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GLOBAL POSITIONING SYSTEM
24hrs all weather world-wide navigation and positioning system developed & maintained by the US Department of Defence (DOD); there are 24 and more high altitudes (20,000 km) satellites.
(brain of the GPS) owned by (DOD) (monitor and adjust) (orbital parameters, clocks, security, stations world-wide)
Constellation of Satellite Vehicles (SV) broadcasting low power signals (24-28 operational satellites with a 7.5 to 11 yrs life span)
Space Segment 2
*12 hrs orbit at 55° to the Equator, high orbit at 20 000km for accuracy coverage and survivability
GPS signals are used to calculate position for multiple applications (SV's continuously send low power signals containing almanac, ephemeris and timing data)
Contains files of information with pictures of the sky that approximate locations of all SVs for a particular time and place
(Bars for the sky plots) (Once the GPS is on board, positions are calculated quickly) (which is useful for planning data quickly)
This data gives the exact orbital location of a particular satellite. Each SV broadcasts its own ephemeris and update it every 2 hrs.
Imbedded in the coded signal, each satellite has 4 atomic clocks on board at nanosecond accuracy. Since each SV continuously broadcasts orbital and timing information, they act as precise reference points for GPS receivers; also used to trilaterate positions (ranging = how long signal takes to travel).
Mechanism of GPS
(SV's transmit location and time data) (receivers can calculate precise positions from the signals)
Mechanism of GPS 5
4 SV provides a 3-D position (x, y, z) of precise distance, elevation and horizontal
(The receiver uses the signal from 3 satellites to trilaterate an approximate 2-D position) (Determined by an elegant timing trick as the receiver locks an atomic clock, the signal from the 4th satellite is used to synchronize the receiver's clock to the atomic clock of the satellite) (The receiver then solves for a unique time correction that results in an exact point-solution for the 3 satellites)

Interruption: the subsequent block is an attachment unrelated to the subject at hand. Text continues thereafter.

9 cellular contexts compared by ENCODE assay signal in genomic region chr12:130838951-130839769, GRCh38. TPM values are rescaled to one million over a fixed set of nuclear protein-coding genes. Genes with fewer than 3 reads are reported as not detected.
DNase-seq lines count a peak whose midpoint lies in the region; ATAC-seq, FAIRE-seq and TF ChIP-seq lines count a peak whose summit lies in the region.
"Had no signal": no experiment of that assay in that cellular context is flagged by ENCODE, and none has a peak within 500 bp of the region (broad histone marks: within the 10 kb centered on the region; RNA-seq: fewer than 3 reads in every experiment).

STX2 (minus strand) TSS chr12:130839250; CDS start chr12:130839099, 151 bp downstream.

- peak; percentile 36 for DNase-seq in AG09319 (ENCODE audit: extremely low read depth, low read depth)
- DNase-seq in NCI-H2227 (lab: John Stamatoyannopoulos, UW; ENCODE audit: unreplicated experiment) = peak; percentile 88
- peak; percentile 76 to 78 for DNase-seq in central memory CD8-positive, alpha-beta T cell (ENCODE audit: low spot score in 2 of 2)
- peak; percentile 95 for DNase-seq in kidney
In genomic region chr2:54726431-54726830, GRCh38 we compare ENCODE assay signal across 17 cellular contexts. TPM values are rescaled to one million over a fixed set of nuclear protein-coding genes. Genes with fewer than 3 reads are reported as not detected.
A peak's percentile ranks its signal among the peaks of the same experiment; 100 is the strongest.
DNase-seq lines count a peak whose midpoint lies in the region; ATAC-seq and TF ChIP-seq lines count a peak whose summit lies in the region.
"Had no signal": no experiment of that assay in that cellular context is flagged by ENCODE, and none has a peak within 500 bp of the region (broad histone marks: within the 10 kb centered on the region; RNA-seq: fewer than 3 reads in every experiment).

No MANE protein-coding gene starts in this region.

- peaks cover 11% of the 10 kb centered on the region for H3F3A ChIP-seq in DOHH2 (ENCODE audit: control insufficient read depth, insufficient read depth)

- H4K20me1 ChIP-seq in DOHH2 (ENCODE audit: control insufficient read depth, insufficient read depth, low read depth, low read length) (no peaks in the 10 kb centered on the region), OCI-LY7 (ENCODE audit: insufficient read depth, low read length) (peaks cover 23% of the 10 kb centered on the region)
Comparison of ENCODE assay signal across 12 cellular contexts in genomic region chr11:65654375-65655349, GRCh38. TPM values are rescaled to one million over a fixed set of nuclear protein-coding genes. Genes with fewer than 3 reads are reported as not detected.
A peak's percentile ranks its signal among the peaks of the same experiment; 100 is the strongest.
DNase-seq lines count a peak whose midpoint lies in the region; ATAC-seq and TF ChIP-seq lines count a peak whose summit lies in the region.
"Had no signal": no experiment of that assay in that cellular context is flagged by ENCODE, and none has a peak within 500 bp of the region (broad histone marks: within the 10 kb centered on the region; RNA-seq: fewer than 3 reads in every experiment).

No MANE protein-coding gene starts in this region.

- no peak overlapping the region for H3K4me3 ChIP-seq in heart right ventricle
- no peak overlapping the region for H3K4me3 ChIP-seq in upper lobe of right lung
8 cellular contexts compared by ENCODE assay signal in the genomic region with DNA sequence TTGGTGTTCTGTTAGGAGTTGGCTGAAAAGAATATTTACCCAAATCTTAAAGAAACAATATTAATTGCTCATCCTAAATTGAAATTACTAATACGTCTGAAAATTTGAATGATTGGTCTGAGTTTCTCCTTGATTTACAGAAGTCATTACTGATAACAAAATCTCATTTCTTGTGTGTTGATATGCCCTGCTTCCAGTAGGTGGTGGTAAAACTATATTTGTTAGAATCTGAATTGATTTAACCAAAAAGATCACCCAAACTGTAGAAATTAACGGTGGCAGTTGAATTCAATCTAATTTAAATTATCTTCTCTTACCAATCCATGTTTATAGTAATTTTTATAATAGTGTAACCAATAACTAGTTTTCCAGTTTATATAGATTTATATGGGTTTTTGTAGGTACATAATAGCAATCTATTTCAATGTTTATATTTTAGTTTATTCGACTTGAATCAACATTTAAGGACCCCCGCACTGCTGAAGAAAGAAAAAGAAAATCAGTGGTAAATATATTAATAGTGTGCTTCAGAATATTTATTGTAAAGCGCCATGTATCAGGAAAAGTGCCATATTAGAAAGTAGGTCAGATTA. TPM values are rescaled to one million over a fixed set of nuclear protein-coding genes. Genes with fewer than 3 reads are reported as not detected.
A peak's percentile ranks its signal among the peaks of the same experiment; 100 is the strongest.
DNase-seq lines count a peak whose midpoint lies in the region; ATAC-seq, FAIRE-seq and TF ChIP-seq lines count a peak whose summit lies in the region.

(The first GPS satellite was up in 1978 but fully operational in April 1995) Selective Availability (SA) kept civilian accuracy to about +/- 100 m
GPS Accuracy 2
Deliberate error for tactical advantage (Epsilon 'ephemeris fibbing' and Dither 'clock variation')
GPS Accuracy 5
(errors from the satellite clocks) = (ephemeris) (atmosphere particles) (receiver noise, quality of calculation)
GPS Accuracy 6
definition is(Circular Error Probability) radius of a circle defines percentage of location(usually 50 or 95%)
DGPS (Differential Global Positioning System)
2 GPS receivers using the same satellites at the same time have same relative errors.
DGPS (Differential Global Positioning System) 2
Surveyors establish a base station and put the GPS receiver at a precisely known location and collect time-paired data nearby with a rover (mobile up to 300 km). The base station program is to calculate a position each second and compare it to the known location from the rover and record the 'differential' (correction).
A GPS receiver is set up at a known location (Base station) and knows precisely where it is (so the error can be calculated each second) Absolute reference position
Differential Correction 2
The rover corrects the data and at any second the errors occurring at one location are occurring everywhere in the same sky vicinity (The error calculated at the base station can be applied to the rover position) (Doesn't correct multipath)
Real Time DGPS
DGPS in real time with a radio link (RTDGPS) Field workers use post-processing (downloading a correction file requires special GPS software to time-pair the data) (DGPS can give sub-cm accuracy using survey-grade instruments) (Sub-meter with our Trimble Geo-XT's)
Implemented by US FAA (25 ground reference stations used to rebroadcast a correction signal to GPS receivers) (newer GPS are WAAS compliant) (The original system allowed us to see some satellites in Canada but the signal was low in equatorial orbits and ineffective where trees/terrain limited the view of the horizon (multipath)
WAAS introduced to Canada & Mexico in 2007 and coverage to the northern areas were included (Stations in Winnipeg, Iqualut, Gander and Goose Bay)
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